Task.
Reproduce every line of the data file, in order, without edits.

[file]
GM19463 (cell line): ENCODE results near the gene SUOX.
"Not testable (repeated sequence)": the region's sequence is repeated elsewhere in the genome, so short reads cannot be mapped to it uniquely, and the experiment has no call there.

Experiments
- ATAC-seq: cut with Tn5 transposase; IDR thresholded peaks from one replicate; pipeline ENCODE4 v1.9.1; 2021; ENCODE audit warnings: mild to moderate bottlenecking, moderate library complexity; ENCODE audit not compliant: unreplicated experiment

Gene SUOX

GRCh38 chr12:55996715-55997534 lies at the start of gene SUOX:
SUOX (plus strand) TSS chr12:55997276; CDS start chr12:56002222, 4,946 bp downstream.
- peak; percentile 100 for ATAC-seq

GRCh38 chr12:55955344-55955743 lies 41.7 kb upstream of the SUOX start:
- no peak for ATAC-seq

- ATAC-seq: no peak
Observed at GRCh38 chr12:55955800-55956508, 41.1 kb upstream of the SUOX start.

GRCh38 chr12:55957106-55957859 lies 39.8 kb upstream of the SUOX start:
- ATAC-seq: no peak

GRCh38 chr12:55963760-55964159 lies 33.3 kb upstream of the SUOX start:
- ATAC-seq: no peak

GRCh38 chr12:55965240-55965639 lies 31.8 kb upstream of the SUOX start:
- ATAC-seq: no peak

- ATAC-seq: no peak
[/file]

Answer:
GM19463 (cell line): ENCODE results near the gene SUOX.
"Not testable (repeated sequence)": the region's sequence is repeated elsewhere in the genome, so short reads cannot be mapped to it uniquely, and the experiment has no call there.

Experiments
- ATAC-seq: cut with Tn5 transposase; IDR thresholded peaks from one replicate; pipeline ENCODE4 v1.9.1; 2021; ENCODE audit warnings: mild to moderate bottlenecking, moderate library complexity; ENCODE audit not compliant: unreplicated experiment

Gene SUOX

GRCh38 chr12:55996715-55997534 lies at the start of gene SUOX:
SUOX (plus strand) TSS chr12:55997276; CDS start chr12:56002222, 4,946 bp downstream.
- peak; percentile 100 for ATAC-seq

GRCh38 chr12:55955344-55955743 lies 41.7 kb upstream of the SUOX start:
- no peak for ATAC-seq

- ATAC-seq: no peak
Observed at GRCh38 chr12:55955800-55956508, 41.1 kb upstream of the SUOX start.

GRCh38 chr12:55957106-55957859 lies 39.8 kb upstream of the SUOX start:
- ATAC-seq: no peak

GRCh38 chr12:55963760-55964159 lies 33.3 kb upstream of the SUOX start:
- ATAC-seq: no peak

GRCh38 chr12:55965240-55965639 lies 31.8 kb upstream of the SUOX start:
- ATAC-seq: no peak

- ATAC-seq: no peak